One hour is not nearly enough time to delve into the topic of George Soros’ latest book, “The Age of Fallibility: Consequences of the War on Terror“, but in the presence of a world-class panel, today’s lunchtime discussion / book-signing at the Annenberg School for Communication was still a memorable treat.
(l-r): 1) Geoffrey Cowan, George Soros. 2) Robert Scheer, Manuel Castells, Cowan, Soros
The main points Soros touched upon in a somewhat toned-down description of the book are worth devoting hours of debate and study to. With a nod to his philosophical mentor (from his days at the London School of Economics), Karl Popper, Soros explained that America’s leaders are misleading society by misperceiving and manipulating reality. “We are bound to be wrong,” and one must understand that you can’t change reality itself, but only the way in which you deal with it. He drew comparisons to Marxism and the Enlightenment, before bringing it home to the war on terror.
The prolific writer, professor, and Wallis Annenberg Chair of Technology and Communication, Manuel Castells set the table with this 3-pronged question: What is the “fertile fallacy” Soros writes of; what is wrong with American society in the eyes of the world? How has it become more a matter of — not who is president — but more profoundly how U.S. leaders envision and execute America’s role in the world?; and what is wrong with American society’s relationship with the media — how does the business of media, and the emergence of blogs and the Internet affect this?
“If you can manipulate reality why be so concerned about the truth,” Soros said, blaming the American public for not taking seriously the series of lies from the Bush Administration so seriously, when in fact, if people manipulate reality the outcome won’t correspond to expectations which lead to a pattern of “unintended adverse consequences.”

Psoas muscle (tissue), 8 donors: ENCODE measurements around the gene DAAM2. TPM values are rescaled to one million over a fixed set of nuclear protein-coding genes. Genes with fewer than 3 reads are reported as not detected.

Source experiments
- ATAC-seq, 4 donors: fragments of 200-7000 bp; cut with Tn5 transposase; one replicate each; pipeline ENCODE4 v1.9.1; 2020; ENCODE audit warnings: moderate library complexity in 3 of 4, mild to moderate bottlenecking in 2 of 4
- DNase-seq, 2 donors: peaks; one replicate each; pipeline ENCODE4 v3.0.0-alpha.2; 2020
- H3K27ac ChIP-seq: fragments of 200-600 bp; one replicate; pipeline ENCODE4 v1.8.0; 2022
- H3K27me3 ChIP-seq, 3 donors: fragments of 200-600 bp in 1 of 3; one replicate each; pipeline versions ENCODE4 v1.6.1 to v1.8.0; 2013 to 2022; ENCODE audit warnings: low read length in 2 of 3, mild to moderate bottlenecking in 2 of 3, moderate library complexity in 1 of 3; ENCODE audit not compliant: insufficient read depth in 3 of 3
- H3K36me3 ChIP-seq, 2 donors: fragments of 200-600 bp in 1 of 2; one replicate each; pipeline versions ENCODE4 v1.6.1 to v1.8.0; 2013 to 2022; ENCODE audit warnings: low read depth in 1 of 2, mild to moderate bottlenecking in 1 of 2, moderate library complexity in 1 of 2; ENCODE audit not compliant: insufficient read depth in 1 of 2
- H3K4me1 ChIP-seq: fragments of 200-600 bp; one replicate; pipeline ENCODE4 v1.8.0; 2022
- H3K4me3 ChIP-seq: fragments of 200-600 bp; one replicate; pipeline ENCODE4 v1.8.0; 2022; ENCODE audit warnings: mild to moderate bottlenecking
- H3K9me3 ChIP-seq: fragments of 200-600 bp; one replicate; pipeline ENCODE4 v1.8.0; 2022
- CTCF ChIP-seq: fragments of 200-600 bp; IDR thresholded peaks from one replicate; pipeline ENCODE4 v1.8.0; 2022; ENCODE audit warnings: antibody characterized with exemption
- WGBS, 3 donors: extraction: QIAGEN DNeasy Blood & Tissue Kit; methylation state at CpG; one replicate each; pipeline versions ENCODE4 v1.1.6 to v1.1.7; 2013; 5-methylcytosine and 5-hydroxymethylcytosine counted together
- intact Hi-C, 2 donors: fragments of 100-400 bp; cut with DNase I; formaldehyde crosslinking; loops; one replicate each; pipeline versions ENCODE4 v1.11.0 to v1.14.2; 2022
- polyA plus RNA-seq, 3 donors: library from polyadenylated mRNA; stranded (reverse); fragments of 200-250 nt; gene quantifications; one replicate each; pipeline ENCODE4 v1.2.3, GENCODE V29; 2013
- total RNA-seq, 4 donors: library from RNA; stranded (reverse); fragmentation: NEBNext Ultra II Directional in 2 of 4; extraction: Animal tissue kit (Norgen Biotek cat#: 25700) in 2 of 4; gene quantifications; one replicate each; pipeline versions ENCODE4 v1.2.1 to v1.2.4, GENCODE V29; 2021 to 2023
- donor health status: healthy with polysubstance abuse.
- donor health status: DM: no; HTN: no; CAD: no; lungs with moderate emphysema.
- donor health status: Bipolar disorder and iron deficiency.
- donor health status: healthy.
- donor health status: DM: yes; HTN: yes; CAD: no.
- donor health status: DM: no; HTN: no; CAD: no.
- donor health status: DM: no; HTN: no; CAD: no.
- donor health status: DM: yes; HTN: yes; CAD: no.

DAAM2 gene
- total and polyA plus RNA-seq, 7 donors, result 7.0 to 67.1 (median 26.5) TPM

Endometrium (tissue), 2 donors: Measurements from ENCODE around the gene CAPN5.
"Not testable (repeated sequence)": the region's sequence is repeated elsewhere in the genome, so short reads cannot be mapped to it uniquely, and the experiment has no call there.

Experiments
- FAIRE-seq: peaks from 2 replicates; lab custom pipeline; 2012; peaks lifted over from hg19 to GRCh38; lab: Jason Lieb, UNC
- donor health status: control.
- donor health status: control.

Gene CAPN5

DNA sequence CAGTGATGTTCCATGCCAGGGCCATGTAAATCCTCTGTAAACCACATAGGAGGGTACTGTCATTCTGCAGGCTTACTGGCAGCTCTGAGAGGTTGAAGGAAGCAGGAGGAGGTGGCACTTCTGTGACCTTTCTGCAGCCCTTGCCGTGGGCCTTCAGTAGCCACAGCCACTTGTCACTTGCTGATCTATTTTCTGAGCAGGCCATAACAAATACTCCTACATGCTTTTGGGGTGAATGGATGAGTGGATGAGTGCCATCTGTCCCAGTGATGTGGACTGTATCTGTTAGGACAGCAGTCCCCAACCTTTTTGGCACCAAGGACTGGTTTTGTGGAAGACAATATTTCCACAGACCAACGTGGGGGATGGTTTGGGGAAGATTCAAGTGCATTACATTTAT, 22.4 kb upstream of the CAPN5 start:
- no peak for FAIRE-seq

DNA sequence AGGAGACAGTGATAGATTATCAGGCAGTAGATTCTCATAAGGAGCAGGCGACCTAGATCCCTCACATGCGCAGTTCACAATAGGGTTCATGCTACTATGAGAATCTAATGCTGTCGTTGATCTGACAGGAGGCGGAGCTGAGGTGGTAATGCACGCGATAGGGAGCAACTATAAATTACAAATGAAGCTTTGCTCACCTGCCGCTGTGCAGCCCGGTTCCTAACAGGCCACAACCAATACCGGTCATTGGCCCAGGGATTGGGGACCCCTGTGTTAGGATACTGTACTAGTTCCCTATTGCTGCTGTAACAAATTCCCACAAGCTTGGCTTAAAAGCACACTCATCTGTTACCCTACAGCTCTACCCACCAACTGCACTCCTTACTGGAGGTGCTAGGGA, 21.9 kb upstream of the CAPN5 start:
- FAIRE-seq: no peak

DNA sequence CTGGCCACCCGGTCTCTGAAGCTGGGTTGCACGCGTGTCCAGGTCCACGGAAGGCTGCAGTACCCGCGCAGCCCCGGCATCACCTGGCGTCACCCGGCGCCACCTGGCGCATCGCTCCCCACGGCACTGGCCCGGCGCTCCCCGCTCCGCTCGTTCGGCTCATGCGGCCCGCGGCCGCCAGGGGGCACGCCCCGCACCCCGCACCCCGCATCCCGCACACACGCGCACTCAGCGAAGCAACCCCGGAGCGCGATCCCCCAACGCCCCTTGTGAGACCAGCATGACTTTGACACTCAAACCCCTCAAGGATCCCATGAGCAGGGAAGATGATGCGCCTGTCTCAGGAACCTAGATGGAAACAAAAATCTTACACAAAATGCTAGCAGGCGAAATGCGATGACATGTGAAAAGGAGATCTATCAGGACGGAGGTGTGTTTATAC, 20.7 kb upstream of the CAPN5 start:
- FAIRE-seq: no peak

“When Bush says our will is being tested in Baghdad,” Soros said, “Its not our will — its our reality.” The more we persist, the bigger a hole we open up for ourselves.
In response to a question regarding last week’s reality-filled GOP revolt against Bush’s call for Congress to pass Geneva Convention-circumventing legislation and Colin Powell’s letter to the president and his cautionary statements this week, Soros was blunt.
“Terrorists kill innocents for politilcal goals. When America wages war, we also create innocent victims, so we’re perceived in the same light as terrorists. It may be difficult for us to understand. But its true.”
Future administrations must learn to balance the function of the U.S. as a global power with the reality of public opinion. Vamping back to the days of FDR, Soros said its time the U.S. refocuses its concern to “leading the world in cooperative action to solve pressing problems. Among these problems, he listed global warming, nuclear proliferation and preventing a “world full of Saddams” — leaders that recklessly abuse people’s soveriegn rights.
Soros, who was a teenager when the Nazis occupied Hungary and began exterminating his neighbors, added: “When that happens, people do need outside assistance to deal with rulers to avoid further abuses and genocide.”
The hour went by too fast, but for Soros it was just another business lunch with this pitch: hear me now and READ me later. Though his statements lacked the detail and urgency — not to mention name-calling — alluded to in reviews of the 260-page book (which I haven’t yet), his colleagues at the head of the table were quick to lend their praise, with the best pitch coming from Annenberg professor and TruthDig editor Robert Scheer: “You can read this in one night.” Scheer no doubt sensed the abundance of free time among the 100 or so speed-reading Comm and J-school students, scholars and profs that surrounded him.
cross-posted at LAVoice.